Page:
Investing in Your Staff

A reaction to “Lessons from Leaders,” a panel at ADVANCE the Massachusetts Nonprofit Network annual conference

21 October 2015

It was a warm fall morning, bursting with traffic down route 128 and the mass pike, the ballroom at the Sheraton Framingham was bustling with nearly 600 people employed at over 400 different nonprofits in Massachusetts. Tammy Dowley-Blackman, the Vice President of CFLeads, moderated the opening plenary, “Lessons from Leaders.” She began the discussion by asking, “How do we do this work and how do we do it well?”

Stewart Lanier, the Director of Consulting & Executive Transitions at Third Sector New England, situates his audiences with a statistic: 64% of nonprofit leaders say they will be leaving their position in 5 years. These leaders, predominately white baby boomers, are “getting off the highway” while Gen-Xers are honking and millennials are looking for alternative routes.

The, perhaps, biggest problem is that the sector under invests in its people, focusing only 1% of its resources on professional development. There is a pressure to fundraise for programming, but not to invest in the staff. “What is the right model of leadership,” Lanier asks before the moderator probes another panelist.

Lisa Brown Morton, the CEO of Nonprofit HR, notes that 68% of nonprofits operate without a succession plan. Nonprofits are facing real challenges around the people they need, she said, they need reality based solutions. And, according to Brown Morton, we need to invest in human resources or, as she refers to it, “human capital.” She recalls three areas that impede upon investment: competitive pay, inability to promote from within, and excessive workloads.

John Bradley, the COO of Year Up, comments that there is an underinvestment in workforce development. At Year Up, which was voted Best Place to Work, Bradley says that they invest a lot of time and energy in the recruiting process to make sure that potential employees are mission-fit. “We are clear on culture right up front,” he said, because if they don’t fit in with the mission and culture both their work and yours will suffer. Bradley says that onboarding is key — 30 days on every new hire at Year Up. It’s important to set objectives, review talent, and chart succession.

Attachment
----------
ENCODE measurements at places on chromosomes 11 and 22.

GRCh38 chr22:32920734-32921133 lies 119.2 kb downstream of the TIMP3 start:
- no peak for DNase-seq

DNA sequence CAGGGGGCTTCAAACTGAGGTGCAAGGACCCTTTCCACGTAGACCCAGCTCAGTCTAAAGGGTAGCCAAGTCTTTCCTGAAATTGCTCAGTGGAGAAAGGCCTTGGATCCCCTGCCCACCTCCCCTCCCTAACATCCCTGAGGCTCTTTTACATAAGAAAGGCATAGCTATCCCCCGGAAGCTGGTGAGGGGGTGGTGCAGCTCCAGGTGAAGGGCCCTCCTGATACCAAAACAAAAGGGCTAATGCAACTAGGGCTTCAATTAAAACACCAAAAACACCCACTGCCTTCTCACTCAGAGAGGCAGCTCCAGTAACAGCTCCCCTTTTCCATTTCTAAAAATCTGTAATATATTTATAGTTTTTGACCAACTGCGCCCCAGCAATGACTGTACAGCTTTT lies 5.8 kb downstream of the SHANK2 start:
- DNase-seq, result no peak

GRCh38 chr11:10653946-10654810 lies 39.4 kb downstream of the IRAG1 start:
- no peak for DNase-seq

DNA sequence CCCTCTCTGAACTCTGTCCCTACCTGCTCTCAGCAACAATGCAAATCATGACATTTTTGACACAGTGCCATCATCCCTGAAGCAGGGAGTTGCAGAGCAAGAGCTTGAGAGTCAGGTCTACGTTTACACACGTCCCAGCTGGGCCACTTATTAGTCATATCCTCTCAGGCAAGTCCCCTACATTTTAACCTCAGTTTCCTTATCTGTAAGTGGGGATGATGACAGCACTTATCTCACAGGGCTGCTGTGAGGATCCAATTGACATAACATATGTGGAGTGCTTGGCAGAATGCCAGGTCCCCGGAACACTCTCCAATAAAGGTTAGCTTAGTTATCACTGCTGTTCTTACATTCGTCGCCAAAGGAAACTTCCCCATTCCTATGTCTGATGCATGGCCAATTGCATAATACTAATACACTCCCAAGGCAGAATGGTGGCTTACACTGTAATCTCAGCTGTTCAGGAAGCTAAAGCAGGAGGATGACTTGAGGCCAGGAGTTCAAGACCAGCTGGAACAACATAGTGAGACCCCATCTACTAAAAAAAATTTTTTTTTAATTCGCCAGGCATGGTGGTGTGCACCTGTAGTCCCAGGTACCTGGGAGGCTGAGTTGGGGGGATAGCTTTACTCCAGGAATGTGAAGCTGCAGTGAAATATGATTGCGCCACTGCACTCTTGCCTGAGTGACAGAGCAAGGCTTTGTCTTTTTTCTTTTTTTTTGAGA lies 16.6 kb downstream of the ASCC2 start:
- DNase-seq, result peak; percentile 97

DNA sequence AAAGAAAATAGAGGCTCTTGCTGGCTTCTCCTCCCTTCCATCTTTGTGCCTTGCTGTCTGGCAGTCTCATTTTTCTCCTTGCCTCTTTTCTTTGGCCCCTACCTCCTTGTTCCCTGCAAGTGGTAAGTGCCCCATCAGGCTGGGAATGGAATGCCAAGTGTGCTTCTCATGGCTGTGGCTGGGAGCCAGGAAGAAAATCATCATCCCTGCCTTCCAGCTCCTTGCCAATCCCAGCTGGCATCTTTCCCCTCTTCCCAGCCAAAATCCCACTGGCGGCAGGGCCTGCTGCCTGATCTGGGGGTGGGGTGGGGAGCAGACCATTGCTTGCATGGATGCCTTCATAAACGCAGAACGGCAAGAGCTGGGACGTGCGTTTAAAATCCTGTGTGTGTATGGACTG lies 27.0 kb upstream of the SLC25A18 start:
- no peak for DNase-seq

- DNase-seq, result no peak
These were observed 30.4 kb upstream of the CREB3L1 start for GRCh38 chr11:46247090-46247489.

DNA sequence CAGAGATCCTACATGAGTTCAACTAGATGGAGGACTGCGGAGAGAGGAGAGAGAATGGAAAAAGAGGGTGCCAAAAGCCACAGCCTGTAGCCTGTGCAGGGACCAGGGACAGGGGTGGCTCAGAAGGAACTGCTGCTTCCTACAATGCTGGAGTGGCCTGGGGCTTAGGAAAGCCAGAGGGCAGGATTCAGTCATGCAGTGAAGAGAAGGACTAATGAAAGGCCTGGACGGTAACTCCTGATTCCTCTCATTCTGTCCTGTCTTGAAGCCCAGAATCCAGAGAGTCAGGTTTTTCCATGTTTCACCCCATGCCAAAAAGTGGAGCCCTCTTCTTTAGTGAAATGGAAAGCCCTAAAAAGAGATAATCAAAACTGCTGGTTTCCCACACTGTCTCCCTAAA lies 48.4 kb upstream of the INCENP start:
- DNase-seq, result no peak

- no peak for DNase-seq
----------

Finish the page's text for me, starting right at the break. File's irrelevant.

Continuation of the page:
Moderator Dowley-Blackman asks, “Where is the sector headed?” Of note, Brown Morton gives two points: (1) more nonprofits are giving or creating new positions for growth opportunities from within and (2) developing recruitment and retention strategies. “Leaders need to get better at asking for resources to better our people,” Lanier says, which sparks a murmur in the crowd. A fellow audience member asks, “Organizations are rewarded for underpaying our employees, how do we justify workforce development when they may move on to another employment opportunity?”

Dowley-Blackman suggests that you quantify your turnover and show how it negatively impacts your organization. On their closing words: Lanier: “Ask”; Brown Morton: “Invest in human capital”; Bradley: “Make it part of your culture.”

This panel was an eye opening experience because Hildebrand prides itself on its investment of employees. We love to promote from within, offer competitive pay and benefits, and provide opportunities for staff to grow within their position and within the company. While oftentimes funders or board members put their focus and care into the support of those being served, it’s important to note that if we do not invest in our employees that might not be putting forth their best self. We are lucky to have a culture, board of directors, and senior management that prides itself the betterment of both clients and staff alike.